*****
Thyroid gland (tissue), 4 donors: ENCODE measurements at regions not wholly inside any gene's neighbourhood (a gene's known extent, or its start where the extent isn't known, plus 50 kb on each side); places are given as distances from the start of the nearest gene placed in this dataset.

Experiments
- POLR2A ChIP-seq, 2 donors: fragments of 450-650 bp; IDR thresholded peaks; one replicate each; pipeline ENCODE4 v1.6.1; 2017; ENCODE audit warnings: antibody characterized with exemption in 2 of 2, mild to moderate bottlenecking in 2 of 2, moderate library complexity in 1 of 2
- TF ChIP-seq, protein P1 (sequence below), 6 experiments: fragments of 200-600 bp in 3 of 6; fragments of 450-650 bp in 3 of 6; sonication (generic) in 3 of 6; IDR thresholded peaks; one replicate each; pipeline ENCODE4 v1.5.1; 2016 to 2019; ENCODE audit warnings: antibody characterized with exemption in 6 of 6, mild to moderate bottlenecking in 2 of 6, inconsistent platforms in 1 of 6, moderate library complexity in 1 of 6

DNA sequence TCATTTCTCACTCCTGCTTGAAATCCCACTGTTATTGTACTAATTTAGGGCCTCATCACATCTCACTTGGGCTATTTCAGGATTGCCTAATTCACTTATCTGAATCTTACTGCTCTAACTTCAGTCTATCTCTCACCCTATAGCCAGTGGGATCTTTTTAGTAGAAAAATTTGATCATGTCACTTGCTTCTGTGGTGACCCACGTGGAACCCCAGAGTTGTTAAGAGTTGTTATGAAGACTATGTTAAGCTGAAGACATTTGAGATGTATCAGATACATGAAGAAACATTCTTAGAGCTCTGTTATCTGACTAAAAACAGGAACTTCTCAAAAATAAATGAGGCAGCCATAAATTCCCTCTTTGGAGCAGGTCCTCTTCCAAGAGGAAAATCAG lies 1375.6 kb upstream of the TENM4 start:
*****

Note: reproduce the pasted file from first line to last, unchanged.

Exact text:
Thyroid gland (tissue), 4 donors: ENCODE measurements at regions not wholly inside any gene's neighbourhood (a gene's known extent, or its start where the extent isn't known, plus 50 kb on each side); places are given as distances from the start of the nearest gene placed in this dataset.

Experiments
- POLR2A ChIP-seq, 2 donors: fragments of 450-650 bp; IDR thresholded peaks; one replicate each; pipeline ENCODE4 v1.6.1; 2017; ENCODE audit warnings: antibody characterized with exemption in 2 of 2, mild to moderate bottlenecking in 2 of 2, moderate library complexity in 1 of 2
- TF ChIP-seq, protein P1 (sequence below), 6 experiments: fragments of 200-600 bp in 3 of 6; fragments of 450-650 bp in 3 of 6; sonication (generic) in 3 of 6; IDR thresholded peaks; one replicate each; pipeline ENCODE4 v1.5.1; 2016 to 2019; ENCODE audit warnings: antibody characterized with exemption in 6 of 6, mild to moderate bottlenecking in 2 of 6, inconsistent platforms in 1 of 6, moderate library complexity in 1 of 6

DNA sequence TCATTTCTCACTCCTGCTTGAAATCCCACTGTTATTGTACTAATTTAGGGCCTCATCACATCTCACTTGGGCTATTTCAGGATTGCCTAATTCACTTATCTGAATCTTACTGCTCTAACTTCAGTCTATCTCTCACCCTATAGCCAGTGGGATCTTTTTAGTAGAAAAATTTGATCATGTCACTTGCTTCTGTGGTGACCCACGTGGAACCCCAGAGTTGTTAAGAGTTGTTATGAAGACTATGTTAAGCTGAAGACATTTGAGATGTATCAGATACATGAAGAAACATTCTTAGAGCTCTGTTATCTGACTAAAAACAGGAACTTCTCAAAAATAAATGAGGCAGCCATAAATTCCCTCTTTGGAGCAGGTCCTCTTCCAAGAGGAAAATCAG lies 1375.6 kb upstream of the TENM4 start: